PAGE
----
NASA's massive moon mission is back at the pad for its departure from Earth.
The Space Launch System (SLS) rocket topped with an Orion spacecraft rolled out from the Vehicle Assembly Building (VAB) at NASA's Kennedy Space Center (KSC) in Florida a little before midnight EDT (0400 GMT) on Friday (Nov. 4).
Artemis 1 is scheduled for a Nov. 14 launch date to the moon after numerous attempts before. NASA officials said in a pre-rollout press conference Wednesday (Nov. 13) that they have overcome the glitches that plagued previous attempts.
Fisheye view of Artemis 1 leaving shelter
The Artemis 1 stack departs the NASA Kennedy Space Center Vehicle Assembly Building on Nov. 4, 2022.
Rocket in a door
Artemis 1's stack is framed by the doorway of NASA's Vehicle Assembly Building at the Kennedy Space Center on Nov. 4, 2022.
Artemis 1 has left the building
Artemis 1 emerges from NASA's Vehicle Assembly Building at the Kennedy Space Center on Nov. 4, 2022.
Something in the water
Reflections of the Artemis 1 stack (right) and NASA's Vehicle Assembly Building (left) glow in the water at the Kennedy Space Center during rollout Nov. 4, 2022.
NASA's Artemis 1 stack glows in the dark during rollout at the Kennedy Space Center on Nov. 4, 2022.
Moving towards the light
NASA's Artemis 1 stack is backdropped by artificial light glow during rollout at the Kennedy Space Center on Nov. 4, 2022.
All along the watch towers
NASA's Artemis 1 stack approaches the launch towers of Launch Pad 39B at the Kennedy Space Center on Nov. 4, 2022.
Scaffolding holding the Artemis 1 stack to its crawler is visible during rollout at the NASA Kennedy Space Center on Nov. 4, 2022.
Don't stop, it will soon be here
Launch pad lights illuminate the Artemis 1 stack as it rolls on to Launch Pad 39B at NASA's Kennedy Space Center on Nov. 4, 2022.
Running up that hill
NASA's Artemis 1 stack gradually climbs on to Launch Pad 39B at the Kennedy Space Center on Nov. 4, 2022.
The long and winding road
Crushed gravel at NASA's Kennedy Space Center marks the roadway where Artemis 1 traveled on its way to the launch pad on Nov. 4, 2022.
"If we weren't confident, we wouldn't roll out. If we weren't confident, we wouldn't start the countdown when we do so. We're confident moving forward," said Jim Free, associate administrator of the Exploration Systems Development Mission Directorate at NASA headquarters in Washington, D.C, at the press conference.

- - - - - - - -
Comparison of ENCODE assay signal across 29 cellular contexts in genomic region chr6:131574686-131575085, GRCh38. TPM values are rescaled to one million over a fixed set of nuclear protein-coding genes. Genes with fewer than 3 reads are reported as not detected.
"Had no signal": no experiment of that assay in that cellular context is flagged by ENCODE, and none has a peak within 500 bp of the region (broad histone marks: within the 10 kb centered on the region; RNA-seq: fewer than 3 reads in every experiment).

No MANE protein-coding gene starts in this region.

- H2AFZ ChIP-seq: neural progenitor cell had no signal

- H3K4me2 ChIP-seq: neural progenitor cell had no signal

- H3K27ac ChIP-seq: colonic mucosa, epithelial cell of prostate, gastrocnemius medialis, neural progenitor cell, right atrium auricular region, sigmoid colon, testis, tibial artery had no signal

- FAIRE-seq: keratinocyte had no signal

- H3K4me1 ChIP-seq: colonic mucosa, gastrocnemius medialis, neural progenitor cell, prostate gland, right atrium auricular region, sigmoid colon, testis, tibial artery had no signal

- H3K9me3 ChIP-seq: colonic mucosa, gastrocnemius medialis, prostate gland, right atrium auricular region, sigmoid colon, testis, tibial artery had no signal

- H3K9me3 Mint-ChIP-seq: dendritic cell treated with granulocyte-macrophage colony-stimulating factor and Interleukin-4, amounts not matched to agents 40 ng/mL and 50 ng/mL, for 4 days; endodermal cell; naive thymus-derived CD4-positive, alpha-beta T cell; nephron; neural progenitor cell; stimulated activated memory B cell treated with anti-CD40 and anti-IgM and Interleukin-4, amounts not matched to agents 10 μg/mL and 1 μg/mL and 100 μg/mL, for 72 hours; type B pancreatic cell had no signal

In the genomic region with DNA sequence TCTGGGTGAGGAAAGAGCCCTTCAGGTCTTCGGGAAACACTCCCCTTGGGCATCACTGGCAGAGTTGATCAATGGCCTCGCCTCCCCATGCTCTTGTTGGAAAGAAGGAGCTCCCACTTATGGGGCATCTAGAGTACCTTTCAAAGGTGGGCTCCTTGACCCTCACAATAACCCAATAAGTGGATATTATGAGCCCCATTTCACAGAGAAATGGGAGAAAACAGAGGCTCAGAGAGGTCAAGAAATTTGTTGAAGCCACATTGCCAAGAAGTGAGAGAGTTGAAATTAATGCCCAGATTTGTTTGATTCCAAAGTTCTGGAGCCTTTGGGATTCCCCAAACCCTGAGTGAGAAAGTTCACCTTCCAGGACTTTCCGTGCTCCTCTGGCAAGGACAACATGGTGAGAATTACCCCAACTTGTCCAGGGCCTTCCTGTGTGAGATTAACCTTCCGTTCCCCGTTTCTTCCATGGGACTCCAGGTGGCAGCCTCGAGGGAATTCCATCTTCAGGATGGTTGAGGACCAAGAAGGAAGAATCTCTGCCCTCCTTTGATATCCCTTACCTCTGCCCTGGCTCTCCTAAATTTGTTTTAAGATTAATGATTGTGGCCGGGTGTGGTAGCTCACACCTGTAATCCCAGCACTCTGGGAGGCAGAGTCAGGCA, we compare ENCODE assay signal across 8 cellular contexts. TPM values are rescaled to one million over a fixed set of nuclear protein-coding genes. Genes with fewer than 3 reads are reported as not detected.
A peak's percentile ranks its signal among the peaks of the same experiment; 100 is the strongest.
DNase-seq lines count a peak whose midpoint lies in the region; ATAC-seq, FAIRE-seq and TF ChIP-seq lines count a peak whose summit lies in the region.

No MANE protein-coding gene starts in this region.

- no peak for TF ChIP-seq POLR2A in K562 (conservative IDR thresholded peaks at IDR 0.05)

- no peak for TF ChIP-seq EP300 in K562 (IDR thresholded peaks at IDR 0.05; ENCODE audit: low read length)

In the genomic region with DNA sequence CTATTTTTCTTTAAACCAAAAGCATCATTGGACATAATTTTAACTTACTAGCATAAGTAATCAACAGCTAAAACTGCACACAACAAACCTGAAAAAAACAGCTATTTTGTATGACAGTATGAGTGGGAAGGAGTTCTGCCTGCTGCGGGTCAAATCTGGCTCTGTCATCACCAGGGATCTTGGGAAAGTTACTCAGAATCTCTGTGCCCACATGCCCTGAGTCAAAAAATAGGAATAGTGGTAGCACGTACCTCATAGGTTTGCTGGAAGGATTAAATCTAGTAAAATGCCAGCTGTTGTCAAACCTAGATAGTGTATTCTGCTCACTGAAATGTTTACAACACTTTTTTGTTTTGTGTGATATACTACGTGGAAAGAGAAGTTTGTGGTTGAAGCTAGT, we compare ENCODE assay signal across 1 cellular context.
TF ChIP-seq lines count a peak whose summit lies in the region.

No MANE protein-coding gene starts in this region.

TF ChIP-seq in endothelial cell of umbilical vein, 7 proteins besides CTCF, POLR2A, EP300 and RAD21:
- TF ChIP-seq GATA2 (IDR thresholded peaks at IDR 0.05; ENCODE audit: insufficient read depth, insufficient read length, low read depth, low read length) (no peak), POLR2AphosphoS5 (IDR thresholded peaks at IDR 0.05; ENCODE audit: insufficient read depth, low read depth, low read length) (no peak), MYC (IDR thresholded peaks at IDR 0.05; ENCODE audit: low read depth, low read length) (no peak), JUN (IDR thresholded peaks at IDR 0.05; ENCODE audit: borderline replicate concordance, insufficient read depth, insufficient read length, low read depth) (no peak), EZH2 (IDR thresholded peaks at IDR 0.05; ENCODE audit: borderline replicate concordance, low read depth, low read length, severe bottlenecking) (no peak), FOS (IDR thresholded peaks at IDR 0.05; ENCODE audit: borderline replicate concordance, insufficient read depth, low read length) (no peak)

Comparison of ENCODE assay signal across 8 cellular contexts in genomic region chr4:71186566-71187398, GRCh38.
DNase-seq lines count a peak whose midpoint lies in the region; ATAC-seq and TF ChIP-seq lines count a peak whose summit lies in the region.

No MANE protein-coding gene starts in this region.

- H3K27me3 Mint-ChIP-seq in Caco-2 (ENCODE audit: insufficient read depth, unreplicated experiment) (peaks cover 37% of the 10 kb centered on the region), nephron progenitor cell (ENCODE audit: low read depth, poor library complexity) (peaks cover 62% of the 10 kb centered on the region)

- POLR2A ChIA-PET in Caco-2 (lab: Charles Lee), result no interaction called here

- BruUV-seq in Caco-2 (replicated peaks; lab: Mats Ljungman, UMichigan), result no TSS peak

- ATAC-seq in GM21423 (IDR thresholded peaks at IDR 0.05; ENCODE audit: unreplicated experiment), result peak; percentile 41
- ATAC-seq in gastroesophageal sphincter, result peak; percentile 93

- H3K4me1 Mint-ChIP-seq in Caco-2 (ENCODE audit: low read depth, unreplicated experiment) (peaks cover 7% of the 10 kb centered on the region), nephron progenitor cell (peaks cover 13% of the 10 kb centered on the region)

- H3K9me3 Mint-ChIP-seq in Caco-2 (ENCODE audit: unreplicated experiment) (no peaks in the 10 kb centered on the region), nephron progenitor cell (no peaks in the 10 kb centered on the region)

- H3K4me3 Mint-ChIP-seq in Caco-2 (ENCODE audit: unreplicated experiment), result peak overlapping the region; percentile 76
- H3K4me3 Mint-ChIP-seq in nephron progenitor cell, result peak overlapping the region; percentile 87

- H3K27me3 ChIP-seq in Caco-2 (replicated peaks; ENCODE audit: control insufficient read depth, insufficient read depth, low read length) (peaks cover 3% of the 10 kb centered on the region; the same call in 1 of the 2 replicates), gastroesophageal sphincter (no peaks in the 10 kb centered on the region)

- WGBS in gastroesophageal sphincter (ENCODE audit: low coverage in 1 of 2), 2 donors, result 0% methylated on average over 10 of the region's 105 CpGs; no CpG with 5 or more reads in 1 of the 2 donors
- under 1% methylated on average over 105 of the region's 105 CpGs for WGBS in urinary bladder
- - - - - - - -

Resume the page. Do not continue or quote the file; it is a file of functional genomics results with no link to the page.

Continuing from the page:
Artemis 1 has now concluded its fourth journey to the pad, after having made excursions in March and June for prelaunch fueling tests and a third one in mid-August to try to head to space. Various issues with past launches prevented it from making it to the moon, and the stack last returned to the VAB in late September to shelter from Hurricane Ian and for minor maintenance, repairs and tests.
The mission will be the first flight for the SLS and the second for Orion, with Artemis 1 putting an uncrewed spacecraft around the moon and back. If all goes well, Artemis 2 will launch astronauts around the moon in 2024 or so, and Artemis 3 will send astronauts to the surface for a landing mission after another year or two.
Elizabeth Howell is the co-author of "Why Am I Taller?" (ECW Press, 2022; with Canadian astronaut Dave Williams), a book about space medicine. Follow her on Twitter @howellspace. Follow us on Twitter @Spacedotcom or Facebook.
Get the Space.com Newsletter
Breaking space news, the latest updates on rocket launches, skywatching events and more!
Elizabeth Howell (she/her), Ph.D., is a staff writer in the spaceflight channel since 2022 covering diversity, education and gaming as well. She was contributing writer for Space.com for 10 years before joining full-time. Elizabeth's reporting includes multiple exclusives with the White House and Office of the Vice-President of the United States, an exclusive conversation with aspiring space tourist (and NSYNC bassist) Lance Bass, speaking several times with the International Space Station, witnessing five human spaceflight launches on two continents, flying parabolic, working inside a spacesuit, and participating in a simulated Mars mission. Her latest book, "Why Am I Taller?", is co-written with astronaut Dave Williams. Elizabeth holds a Ph.D. and M.Sc. in Space Studies from the University of North Dakota, a Bachelor of Journalism from Canada's Carleton University and a Bachelor of History from Canada's Athabasca University. Elizabeth is also a post-secondary instructor in communications and science at several institutions since 2015; her experience includes developing and teaching an astronomy course at Canada's Algonquin College (with Indigenous content as well) to more than 1,000 students since 2020. Elizabeth first got interested in space after watching the movie Apollo 13 in 1996, and still wants to be an astronaut someday. Mastodon: https://qoto.org/@howellspace